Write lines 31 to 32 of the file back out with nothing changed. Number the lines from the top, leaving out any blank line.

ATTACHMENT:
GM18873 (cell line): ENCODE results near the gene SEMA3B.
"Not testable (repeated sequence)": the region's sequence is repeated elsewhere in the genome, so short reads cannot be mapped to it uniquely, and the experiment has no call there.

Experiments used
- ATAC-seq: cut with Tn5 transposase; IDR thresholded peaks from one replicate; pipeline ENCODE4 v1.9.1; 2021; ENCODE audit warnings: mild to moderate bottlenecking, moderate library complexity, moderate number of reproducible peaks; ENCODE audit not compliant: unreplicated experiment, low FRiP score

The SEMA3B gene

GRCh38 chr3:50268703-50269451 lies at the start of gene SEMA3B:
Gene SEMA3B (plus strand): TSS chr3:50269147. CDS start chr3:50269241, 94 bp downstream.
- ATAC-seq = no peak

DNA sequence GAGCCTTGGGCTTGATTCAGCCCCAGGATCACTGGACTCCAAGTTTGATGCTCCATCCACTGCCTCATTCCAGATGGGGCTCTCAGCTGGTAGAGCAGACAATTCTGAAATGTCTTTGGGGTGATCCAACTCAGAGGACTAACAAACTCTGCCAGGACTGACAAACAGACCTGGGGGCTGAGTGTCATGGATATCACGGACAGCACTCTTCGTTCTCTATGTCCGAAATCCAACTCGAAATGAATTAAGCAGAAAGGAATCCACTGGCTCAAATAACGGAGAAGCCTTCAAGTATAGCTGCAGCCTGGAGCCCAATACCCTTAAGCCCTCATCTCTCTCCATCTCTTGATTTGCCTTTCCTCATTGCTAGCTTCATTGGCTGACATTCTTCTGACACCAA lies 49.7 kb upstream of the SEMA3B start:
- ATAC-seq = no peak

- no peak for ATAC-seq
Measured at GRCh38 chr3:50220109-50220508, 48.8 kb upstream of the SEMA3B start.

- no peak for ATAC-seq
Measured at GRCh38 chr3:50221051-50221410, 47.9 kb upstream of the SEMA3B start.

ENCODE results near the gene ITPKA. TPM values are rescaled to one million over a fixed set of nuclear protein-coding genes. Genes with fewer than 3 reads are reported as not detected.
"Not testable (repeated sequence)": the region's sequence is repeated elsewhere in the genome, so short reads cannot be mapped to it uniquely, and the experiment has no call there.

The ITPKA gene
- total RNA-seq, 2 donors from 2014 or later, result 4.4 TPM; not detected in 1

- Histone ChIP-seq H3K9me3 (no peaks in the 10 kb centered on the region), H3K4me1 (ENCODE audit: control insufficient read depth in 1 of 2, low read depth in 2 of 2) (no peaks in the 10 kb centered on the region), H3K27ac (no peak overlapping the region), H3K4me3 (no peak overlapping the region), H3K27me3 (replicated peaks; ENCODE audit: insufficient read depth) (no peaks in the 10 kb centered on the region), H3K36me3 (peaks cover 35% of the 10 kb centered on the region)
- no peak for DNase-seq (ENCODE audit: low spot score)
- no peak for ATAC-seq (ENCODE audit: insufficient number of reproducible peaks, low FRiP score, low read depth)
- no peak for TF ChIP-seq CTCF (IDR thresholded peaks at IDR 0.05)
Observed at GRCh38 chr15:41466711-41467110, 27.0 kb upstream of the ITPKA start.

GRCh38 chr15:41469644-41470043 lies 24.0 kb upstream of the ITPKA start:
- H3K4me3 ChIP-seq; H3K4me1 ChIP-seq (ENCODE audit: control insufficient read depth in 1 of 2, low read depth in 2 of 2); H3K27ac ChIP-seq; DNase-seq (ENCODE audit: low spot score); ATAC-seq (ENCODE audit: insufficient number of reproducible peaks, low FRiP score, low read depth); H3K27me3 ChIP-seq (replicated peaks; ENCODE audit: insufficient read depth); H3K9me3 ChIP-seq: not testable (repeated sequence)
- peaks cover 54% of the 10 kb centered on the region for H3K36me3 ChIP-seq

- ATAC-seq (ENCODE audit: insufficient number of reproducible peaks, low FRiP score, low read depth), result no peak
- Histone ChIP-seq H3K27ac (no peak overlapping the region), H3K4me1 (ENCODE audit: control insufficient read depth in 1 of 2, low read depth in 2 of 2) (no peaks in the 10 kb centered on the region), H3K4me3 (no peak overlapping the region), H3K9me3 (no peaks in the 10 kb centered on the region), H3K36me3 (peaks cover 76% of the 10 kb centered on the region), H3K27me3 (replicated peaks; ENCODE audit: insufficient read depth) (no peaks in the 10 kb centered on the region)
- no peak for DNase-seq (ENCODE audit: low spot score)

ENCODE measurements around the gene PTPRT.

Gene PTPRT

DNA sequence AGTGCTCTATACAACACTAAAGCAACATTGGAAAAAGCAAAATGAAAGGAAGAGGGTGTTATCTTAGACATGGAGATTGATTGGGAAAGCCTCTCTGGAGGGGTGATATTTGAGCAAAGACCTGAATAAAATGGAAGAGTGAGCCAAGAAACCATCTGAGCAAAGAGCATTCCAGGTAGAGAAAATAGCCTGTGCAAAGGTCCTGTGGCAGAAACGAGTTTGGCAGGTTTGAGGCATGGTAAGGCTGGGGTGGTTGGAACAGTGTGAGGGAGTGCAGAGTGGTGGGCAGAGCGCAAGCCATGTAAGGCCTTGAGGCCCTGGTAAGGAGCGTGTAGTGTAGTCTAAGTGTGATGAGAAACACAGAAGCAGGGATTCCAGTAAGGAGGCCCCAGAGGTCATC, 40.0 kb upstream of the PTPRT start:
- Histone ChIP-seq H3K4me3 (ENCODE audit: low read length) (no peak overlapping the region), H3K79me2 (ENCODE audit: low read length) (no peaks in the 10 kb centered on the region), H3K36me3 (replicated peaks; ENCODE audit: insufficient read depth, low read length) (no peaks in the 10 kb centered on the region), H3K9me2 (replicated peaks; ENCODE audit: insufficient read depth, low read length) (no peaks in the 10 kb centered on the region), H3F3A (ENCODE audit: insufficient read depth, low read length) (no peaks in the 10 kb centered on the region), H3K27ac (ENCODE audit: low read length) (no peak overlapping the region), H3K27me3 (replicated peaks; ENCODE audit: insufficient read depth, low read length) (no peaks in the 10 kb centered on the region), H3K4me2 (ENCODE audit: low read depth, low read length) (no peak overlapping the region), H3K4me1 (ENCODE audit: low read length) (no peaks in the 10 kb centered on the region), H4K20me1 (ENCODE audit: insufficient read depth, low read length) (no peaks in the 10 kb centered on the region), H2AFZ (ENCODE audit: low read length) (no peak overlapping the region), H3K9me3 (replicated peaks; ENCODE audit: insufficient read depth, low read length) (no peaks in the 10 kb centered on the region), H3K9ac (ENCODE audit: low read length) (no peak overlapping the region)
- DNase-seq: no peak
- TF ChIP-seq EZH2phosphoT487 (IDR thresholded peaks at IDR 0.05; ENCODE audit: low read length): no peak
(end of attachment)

Gene PTPRT

DNA sequence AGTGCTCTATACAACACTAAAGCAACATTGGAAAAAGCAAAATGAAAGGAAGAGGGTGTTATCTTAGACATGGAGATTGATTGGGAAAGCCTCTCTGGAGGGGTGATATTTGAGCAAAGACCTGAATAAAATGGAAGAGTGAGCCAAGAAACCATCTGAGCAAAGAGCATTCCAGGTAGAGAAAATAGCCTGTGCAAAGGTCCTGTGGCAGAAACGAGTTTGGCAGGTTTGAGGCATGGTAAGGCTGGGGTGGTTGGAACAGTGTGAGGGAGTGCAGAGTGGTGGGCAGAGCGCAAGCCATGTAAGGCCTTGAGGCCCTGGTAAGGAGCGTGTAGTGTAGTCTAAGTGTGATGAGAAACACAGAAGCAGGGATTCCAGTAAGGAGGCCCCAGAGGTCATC, 40.0 kb upstream of the PTPRT start: